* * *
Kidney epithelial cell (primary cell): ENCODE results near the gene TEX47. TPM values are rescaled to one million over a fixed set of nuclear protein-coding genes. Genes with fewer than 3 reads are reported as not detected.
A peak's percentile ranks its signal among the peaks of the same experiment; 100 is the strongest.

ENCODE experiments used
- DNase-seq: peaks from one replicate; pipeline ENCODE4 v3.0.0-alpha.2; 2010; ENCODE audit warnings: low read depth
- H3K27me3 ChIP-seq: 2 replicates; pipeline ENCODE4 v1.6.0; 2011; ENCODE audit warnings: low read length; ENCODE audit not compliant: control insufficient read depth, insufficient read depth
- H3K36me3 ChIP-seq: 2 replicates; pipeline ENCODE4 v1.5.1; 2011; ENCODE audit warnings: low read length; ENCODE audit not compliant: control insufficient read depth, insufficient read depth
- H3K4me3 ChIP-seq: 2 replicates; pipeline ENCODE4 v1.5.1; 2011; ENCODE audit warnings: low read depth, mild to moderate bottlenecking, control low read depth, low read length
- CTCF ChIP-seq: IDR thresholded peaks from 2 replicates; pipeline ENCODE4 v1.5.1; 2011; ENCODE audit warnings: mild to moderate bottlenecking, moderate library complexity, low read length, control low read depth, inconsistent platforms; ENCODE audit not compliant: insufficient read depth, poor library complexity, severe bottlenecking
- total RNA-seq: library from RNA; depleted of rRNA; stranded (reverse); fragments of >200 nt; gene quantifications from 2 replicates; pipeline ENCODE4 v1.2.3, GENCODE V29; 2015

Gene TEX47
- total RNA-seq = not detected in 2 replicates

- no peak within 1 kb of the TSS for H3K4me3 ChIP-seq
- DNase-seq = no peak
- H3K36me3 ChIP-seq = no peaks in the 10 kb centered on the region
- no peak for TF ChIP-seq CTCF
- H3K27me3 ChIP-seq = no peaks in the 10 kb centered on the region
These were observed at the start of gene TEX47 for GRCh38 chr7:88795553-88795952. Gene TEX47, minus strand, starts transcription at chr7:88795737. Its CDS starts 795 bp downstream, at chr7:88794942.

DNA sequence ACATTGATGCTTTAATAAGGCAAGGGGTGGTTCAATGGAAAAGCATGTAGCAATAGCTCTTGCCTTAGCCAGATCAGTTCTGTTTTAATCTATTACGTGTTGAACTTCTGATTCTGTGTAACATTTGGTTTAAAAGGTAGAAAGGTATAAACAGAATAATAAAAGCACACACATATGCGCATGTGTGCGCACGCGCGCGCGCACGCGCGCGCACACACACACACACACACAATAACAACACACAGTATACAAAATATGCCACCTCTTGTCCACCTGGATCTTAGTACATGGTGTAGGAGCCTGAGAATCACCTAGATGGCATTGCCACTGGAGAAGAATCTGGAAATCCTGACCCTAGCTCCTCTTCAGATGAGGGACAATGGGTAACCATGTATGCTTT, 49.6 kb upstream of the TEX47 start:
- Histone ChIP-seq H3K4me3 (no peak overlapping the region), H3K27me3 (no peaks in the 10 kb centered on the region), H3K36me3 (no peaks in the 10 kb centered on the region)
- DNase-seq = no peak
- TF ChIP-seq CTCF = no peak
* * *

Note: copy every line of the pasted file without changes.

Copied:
Kidney epithelial cell (primary cell): ENCODE results near the gene TEX47. TPM values are rescaled to one million over a fixed set of nuclear protein-coding genes. Genes with fewer than 3 reads are reported as not detected.
A peak's percentile ranks its signal among the peaks of the same experiment; 100 is the strongest.

ENCODE experiments used
- DNase-seq: peaks from one replicate; pipeline ENCODE4 v3.0.0-alpha.2; 2010; ENCODE audit warnings: low read depth
- H3K27me3 ChIP-seq: 2 replicates; pipeline ENCODE4 v1.6.0; 2011; ENCODE audit warnings: low read length; ENCODE audit not compliant: control insufficient read depth, insufficient read depth
- H3K36me3 ChIP-seq: 2 replicates; pipeline ENCODE4 v1.5.1; 2011; ENCODE audit warnings: low read length; ENCODE audit not compliant: control insufficient read depth, insufficient read depth
- H3K4me3 ChIP-seq: 2 replicates; pipeline ENCODE4 v1.5.1; 2011; ENCODE audit warnings: low read depth, mild to moderate bottlenecking, control low read depth, low read length
- CTCF ChIP-seq: IDR thresholded peaks from 2 replicates; pipeline ENCODE4 v1.5.1; 2011; ENCODE audit warnings: mild to moderate bottlenecking, moderate library complexity, low read length, control low read depth, inconsistent platforms; ENCODE audit not compliant: insufficient read depth, poor library complexity, severe bottlenecking
- total RNA-seq: library from RNA; depleted of rRNA; stranded (reverse); fragments of >200 nt; gene quantifications from 2 replicates; pipeline ENCODE4 v1.2.3, GENCODE V29; 2015

Gene TEX47
- total RNA-seq = not detected in 2 replicates

- no peak within 1 kb of the TSS for H3K4me3 ChIP-seq
- DNase-seq = no peak
- H3K36me3 ChIP-seq = no peaks in the 10 kb centered on the region
- no peak for TF ChIP-seq CTCF
- H3K27me3 ChIP-seq = no peaks in the 10 kb centered on the region
These were observed at the start of gene TEX47 for GRCh38 chr7:88795553-88795952. Gene TEX47, minus strand, starts transcription at chr7:88795737. Its CDS starts 795 bp downstream, at chr7:88794942.

DNA sequence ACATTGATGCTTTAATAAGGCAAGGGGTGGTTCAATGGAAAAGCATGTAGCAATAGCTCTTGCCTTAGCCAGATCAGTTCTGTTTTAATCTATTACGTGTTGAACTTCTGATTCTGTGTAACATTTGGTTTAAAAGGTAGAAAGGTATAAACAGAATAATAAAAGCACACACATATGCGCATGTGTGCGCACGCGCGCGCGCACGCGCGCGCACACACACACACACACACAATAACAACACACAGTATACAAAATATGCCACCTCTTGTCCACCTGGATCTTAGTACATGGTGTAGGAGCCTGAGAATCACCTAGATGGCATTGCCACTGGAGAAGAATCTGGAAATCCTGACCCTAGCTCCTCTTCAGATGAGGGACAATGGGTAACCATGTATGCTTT, 49.6 kb upstream of the TEX47 start:
- Histone ChIP-seq H3K4me3 (no peak overlapping the region), H3K27me3 (no peaks in the 10 kb centered on the region), H3K36me3 (no peaks in the 10 kb centered on the region)
- DNase-seq = no peak
- TF ChIP-seq CTCF = no peak